Frontier teacher selected for cultural visit to Japan
The Arizona Republic
Jun. 28, 2006

Meghan E. Moravcik

Nashua Way's fourth-graders won't just learn about Arizona, plants, multiplication and division next school year. They're also going to get a crash course in Japanese culture.

The Frontier Elementary teacher was chosen as one of 600 teachers and administrators nationwide to visit Japan for three weeks to tour schools and museums, learn about Japan's culture and education system, and attend seminars. She'll also stay with a Japanese family.

And she plans to bring it all back to her students. "It's going to be good for them because it will expose them to things they've never seen," Way said.

The kids will have a substitute while Way is gone for three weeks at the end of November. When she gets back, she'll teach them about the Asian country's geography and culture. The class will have a pen pal to interact with. And when they read the two Japanese stories that Way teaches every year, she'll be able to build deeper lessons around them.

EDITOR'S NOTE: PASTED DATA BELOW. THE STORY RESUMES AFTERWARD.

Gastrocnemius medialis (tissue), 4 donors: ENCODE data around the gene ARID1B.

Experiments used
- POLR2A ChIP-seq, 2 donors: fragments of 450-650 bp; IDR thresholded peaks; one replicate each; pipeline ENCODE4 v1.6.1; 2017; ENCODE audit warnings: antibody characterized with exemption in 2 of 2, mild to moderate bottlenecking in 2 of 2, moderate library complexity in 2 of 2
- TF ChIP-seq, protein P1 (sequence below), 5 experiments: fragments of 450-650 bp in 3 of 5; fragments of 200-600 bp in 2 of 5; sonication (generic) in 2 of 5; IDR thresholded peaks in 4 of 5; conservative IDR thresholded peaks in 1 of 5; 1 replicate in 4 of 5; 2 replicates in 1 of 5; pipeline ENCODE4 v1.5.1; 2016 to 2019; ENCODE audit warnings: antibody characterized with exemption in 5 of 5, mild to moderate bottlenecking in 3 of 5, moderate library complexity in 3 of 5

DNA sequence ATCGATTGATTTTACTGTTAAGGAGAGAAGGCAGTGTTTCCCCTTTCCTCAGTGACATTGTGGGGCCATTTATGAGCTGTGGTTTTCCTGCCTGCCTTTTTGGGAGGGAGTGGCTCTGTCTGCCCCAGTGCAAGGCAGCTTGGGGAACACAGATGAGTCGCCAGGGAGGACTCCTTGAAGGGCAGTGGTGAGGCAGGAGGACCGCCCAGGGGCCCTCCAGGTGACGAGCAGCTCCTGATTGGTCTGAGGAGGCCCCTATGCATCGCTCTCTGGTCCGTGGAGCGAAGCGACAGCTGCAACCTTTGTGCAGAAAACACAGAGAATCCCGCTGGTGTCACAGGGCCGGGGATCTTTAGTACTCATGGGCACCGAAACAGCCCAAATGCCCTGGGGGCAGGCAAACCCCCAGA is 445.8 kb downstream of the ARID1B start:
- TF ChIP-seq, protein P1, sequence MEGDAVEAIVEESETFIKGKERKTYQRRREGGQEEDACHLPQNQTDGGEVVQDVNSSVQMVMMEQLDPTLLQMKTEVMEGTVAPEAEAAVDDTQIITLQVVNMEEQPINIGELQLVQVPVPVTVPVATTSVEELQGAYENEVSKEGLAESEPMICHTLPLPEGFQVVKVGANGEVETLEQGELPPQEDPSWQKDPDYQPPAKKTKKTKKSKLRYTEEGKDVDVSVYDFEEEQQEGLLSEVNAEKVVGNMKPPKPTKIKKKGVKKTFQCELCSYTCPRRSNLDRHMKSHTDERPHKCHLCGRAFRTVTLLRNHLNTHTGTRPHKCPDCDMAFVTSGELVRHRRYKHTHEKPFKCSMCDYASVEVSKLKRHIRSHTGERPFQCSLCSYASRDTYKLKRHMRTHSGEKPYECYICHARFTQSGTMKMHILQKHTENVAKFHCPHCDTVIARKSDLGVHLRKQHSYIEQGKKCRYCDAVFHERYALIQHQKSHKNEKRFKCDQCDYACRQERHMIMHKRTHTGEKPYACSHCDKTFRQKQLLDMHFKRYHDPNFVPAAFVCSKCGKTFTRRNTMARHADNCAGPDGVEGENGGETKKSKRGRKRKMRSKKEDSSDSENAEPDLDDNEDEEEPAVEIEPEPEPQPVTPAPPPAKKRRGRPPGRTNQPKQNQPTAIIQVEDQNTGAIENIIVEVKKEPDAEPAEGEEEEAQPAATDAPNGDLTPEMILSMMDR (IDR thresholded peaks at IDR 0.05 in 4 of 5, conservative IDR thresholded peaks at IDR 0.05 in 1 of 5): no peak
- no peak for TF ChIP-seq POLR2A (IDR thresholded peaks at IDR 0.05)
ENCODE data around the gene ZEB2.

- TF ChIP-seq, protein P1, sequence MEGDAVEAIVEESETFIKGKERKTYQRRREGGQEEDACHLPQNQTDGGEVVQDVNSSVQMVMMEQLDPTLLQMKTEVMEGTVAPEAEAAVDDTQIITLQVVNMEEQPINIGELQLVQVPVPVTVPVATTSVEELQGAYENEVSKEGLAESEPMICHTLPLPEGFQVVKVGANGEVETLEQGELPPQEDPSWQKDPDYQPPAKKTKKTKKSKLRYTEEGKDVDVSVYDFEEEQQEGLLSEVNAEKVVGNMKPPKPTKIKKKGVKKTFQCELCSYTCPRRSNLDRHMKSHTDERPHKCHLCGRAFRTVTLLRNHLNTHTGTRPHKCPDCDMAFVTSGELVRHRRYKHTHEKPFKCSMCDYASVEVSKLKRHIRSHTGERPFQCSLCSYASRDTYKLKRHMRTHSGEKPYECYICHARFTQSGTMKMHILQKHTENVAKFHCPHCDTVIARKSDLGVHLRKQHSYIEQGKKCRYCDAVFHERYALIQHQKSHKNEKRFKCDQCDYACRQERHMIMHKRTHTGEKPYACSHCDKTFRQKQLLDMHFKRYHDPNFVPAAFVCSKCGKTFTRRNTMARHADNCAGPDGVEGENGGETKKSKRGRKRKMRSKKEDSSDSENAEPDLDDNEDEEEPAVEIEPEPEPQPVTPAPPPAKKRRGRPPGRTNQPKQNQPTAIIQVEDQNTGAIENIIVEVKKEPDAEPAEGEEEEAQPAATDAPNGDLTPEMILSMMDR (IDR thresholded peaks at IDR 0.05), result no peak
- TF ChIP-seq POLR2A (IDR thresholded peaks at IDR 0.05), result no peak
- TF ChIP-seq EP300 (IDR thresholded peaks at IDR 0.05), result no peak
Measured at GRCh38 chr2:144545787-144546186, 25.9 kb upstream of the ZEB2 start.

"I think now that I'm going to go (to Japan), I'll get more knowledge so these stories can be better developed," she said. "We just kind of read it and go on, so now I think we can make bigger units on it."

"A lot of the time, we're going to visit the schools and get a feel for how they're different from the United States," said Way, who has been teaching in the Peoria Unified School District for six years.

The Japan Fulbright Memorial Fund Teacher Program, which is sponsored by the Japanese government, administers the program. Each of the 600 participants will travel to San Francisco for an overview before flying to Tokyo.

The teachers and administrators will be divided into several groups to visit smaller communities.

Getting chosen wasn't easy. It included a substantial application, with "tons and tons of questions," letters of recommendations and details over how the applicants planned to put their experience to good use, Way said.

Along with the lessons she is planning for her students, Way is setting up a family geography night to show off artifacts to the community, and she will share her experiences at the Arizona Geographic Alliance's annual GeoFest.